• Waitress/bartender (upscale restaurants, nightclubs, etc.) – met many interesting characters 
  • Private investigator – some good cases where I found antagonists 
  • Tennis player/state champion
  • Lecturer/public speaker
  • Behavioral/psychiatric technician
  • Doctor/clinician (including time on a cruise ship in the Caribbean)
  • Drug/alcohol counselor
  • Criminal justice system – lots of characters here!
  • Homelessness (personal experience that I did write about)
  • 4 cross country trips –  where I met some great & some odd personalities, and experienced multiple landscapes

Wanna write? Get your ass off the couch. Seek out adventures. Make some bad decisions. Then make a similar list. They’ll make your stories feel more real, even if they aren’t.

Creating Movement in an Action Novel

wildfire

Source: WSET, Virginia

I don’t know why, but I’ve been fascinated with fire since childhood. The duality of its beauty and danger captivate me; flames licking, eating, destroying; yet warming, inviting, even trance inducing. Many years ago, as the first chapters of Rescue on White Thunder formed in my mind, it was very different from the end result. I suppose that’s where the creativity and individuality of the writer comes in to play. Fire has become a running theme in my books and it is once again a large part of the next installation in what has become a series because I so enjoy the characters I’ve created. (And I’ve already got ideas and a premise for a third.)

For a writer who prefers to write a good action story, movement is crucial and including fire made it easy. Fire provides good movement in a story, whether it’s the fire itself or the characters involved with the fire and what they’re doing with it or to it.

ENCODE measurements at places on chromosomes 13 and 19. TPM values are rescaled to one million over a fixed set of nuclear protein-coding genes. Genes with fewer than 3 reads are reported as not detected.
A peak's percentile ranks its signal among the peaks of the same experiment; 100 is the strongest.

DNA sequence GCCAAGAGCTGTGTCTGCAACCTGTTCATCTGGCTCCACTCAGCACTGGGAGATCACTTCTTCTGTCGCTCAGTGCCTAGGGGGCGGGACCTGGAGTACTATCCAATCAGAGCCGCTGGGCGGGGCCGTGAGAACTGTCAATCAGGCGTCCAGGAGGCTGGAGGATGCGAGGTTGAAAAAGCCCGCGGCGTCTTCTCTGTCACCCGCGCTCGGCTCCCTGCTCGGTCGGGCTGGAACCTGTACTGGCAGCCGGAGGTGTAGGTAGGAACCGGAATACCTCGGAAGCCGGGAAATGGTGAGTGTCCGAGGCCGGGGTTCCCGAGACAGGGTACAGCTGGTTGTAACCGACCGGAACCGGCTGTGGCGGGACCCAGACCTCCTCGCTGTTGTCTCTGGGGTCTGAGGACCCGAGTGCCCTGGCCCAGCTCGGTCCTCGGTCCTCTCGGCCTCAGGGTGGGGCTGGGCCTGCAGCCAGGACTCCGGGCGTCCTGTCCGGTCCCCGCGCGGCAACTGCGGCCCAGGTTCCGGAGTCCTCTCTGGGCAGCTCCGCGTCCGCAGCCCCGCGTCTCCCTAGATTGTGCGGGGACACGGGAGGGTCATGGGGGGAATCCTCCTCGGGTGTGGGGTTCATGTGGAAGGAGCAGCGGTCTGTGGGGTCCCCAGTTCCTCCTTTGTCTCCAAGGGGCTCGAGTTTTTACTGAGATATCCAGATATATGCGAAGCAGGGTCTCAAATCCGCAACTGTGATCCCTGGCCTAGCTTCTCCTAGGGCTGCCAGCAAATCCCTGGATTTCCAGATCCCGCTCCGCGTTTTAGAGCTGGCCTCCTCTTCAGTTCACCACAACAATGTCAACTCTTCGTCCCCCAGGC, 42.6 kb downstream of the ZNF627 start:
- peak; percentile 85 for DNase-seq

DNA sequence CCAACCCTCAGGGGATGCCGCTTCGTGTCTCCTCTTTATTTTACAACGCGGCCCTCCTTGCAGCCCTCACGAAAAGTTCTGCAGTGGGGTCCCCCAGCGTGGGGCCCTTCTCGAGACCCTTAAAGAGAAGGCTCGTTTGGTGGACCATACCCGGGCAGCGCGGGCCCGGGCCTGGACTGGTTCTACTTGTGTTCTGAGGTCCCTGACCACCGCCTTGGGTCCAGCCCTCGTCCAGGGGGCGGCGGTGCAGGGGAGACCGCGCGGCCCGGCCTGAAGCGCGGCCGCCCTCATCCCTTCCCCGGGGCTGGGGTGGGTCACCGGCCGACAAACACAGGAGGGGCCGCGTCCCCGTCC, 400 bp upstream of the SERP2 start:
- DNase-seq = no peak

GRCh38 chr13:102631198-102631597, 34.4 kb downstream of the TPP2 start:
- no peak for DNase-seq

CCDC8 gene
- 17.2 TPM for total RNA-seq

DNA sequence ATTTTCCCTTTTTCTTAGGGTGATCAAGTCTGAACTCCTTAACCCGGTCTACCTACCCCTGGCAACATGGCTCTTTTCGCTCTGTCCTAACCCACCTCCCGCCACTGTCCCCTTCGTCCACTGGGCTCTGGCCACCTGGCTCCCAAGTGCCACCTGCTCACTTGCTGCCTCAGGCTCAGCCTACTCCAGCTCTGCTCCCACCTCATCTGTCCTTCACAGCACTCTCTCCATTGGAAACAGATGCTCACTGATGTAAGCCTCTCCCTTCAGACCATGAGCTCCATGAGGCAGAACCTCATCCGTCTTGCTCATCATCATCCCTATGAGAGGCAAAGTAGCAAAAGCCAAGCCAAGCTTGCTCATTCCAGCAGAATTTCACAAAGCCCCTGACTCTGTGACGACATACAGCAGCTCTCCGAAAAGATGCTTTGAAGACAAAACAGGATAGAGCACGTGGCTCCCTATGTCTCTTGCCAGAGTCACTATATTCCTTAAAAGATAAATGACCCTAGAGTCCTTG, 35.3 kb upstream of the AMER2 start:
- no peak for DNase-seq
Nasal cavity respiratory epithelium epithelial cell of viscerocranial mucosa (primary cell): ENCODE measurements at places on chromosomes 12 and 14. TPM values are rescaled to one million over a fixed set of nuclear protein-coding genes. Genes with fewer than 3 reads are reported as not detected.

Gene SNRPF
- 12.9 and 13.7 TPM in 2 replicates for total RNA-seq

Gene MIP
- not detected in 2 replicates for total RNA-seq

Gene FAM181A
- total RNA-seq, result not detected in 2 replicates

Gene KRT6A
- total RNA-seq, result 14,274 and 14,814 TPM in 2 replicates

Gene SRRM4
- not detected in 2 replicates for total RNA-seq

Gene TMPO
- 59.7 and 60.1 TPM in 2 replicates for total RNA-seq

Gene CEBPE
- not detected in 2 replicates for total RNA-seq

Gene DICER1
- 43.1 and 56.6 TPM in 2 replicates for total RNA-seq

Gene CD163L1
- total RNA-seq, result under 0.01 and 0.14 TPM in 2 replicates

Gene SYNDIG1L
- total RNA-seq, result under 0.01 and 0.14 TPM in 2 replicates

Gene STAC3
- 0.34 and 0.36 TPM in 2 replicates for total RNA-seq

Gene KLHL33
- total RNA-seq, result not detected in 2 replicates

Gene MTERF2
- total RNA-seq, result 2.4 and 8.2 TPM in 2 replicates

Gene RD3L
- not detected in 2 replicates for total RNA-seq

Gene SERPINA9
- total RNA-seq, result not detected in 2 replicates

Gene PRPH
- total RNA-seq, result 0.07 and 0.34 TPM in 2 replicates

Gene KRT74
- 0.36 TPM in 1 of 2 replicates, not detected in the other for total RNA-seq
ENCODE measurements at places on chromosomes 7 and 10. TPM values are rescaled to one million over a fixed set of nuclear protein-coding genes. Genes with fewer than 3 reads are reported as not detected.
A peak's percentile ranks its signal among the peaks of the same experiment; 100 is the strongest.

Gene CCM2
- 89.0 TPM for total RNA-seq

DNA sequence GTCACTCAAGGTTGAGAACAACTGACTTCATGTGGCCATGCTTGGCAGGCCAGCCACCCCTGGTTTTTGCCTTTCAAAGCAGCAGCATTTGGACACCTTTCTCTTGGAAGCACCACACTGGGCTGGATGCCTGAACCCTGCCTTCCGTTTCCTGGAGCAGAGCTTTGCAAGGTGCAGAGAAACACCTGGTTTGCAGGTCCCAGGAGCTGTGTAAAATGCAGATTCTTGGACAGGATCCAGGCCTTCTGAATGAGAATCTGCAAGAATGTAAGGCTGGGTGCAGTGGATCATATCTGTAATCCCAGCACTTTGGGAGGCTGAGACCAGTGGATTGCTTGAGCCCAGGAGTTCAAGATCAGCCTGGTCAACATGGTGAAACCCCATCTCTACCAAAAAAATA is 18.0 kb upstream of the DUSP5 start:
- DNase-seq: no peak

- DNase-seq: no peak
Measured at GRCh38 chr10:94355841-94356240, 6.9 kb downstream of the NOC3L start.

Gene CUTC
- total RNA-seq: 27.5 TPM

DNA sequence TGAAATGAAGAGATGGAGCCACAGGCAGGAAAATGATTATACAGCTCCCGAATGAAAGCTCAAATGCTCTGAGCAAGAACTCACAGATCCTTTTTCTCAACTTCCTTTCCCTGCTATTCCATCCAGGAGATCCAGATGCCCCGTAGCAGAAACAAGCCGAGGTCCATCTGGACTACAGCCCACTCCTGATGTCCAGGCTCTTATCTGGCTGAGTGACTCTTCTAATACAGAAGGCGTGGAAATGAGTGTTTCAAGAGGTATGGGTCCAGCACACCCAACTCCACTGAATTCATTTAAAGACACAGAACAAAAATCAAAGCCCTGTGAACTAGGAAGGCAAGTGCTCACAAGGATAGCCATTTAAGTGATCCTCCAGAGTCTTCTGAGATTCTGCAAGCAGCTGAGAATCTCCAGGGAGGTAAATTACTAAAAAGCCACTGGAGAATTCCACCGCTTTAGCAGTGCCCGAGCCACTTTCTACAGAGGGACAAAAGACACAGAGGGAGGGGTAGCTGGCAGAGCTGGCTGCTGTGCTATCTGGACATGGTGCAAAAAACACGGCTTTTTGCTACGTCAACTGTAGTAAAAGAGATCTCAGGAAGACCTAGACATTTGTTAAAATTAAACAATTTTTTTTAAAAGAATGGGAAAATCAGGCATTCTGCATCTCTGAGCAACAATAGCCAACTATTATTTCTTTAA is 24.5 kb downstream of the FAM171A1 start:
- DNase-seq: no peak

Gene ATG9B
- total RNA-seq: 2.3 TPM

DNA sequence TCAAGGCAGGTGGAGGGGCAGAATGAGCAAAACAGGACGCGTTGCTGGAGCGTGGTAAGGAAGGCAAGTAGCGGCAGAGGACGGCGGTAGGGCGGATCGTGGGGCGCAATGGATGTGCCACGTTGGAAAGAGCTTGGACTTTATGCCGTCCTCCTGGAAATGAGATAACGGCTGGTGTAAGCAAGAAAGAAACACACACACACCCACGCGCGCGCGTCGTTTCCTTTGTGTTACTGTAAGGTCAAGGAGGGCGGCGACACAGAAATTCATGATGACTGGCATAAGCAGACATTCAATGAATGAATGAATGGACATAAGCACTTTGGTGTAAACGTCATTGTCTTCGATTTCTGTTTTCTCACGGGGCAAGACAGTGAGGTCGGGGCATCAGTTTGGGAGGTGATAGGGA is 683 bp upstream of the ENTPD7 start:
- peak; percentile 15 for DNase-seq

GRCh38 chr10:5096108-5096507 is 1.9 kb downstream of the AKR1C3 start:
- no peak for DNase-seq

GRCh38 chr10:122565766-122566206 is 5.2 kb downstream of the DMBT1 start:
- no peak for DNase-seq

In this excerpt, you can see how the characters move into action as a result of fire:

Braddock was already well above the rest of his crew on the fire line when Jim suddenly yelled, “Wind change!” 

The crew immediately stopped what they were doing and ran downhill. When Braddock and Smoke turned to do the same, a flare-up stopped them in their tracks. It was an unexpected blowup – the southeasterly winds, with pressure from the storm overhead, shifted north and caused crown fires to increase rapidly. Flames raged high and hot and separated Braddock and Smoke from the rest of the team. Braddock turned in every direction, trying to find a way out as the flames shot through the loose underbrush, creating a wall of fire around them. Branches burned off trees fell to the forest floor, spitting burning embers everywhere.

In this portion, the fire itself is the action, providing rich imagery as well:

Fires spread quickly over a fresh, loose layer of humus covering the solid ground. Tree trunks caught fire one after the other as flames overran the surrounding brush and now-dead timbers toppled from last year’s big storm. The crackling roar of the fire amplified and they had to shout to hear each other. Braddock knew they would soon be forced to move to higher ground. Some of the firebreaks held but winds were increasing in strength and velocity, propelling fresh embers to other areas. More trees and small brush ignited, creating walls of flames that nearly licked the upper branches of the tall pines.

You can also have both the characters and the fire creating action where one influences the other:

6:30 am: The explosion reverberated throughout the house. Braddock flew out of his chair at the breakfast table and Jim sprung to his feet, knocking his chair to the floor, both of them spilling their mugs of coffee.

Quite a distance away, they could barely make out a thin grey line of smoke over the trees southwest of White Thunder Mountain. Minutes later, the wail of police sirens pierced the air; honks like foghorns from multiple fire engines interrupted the morning’s serenity.

When it comes to action, you have multiple opportunities to create movement in your story when you include an active subject matter like fire or other extreme forms of weather. Track whether the story flows or if it skips; too many changes between scenes may break up the story’s rhythm. Use whatever tools work best for you; have friends/family read portions for feedback, build a story board on a wall in your home office (or where in the house you write), even sketch out the physical layout of the story’s location (this works for me) to keep timelines and movement in sync.

Remember, movement is life in a good action story.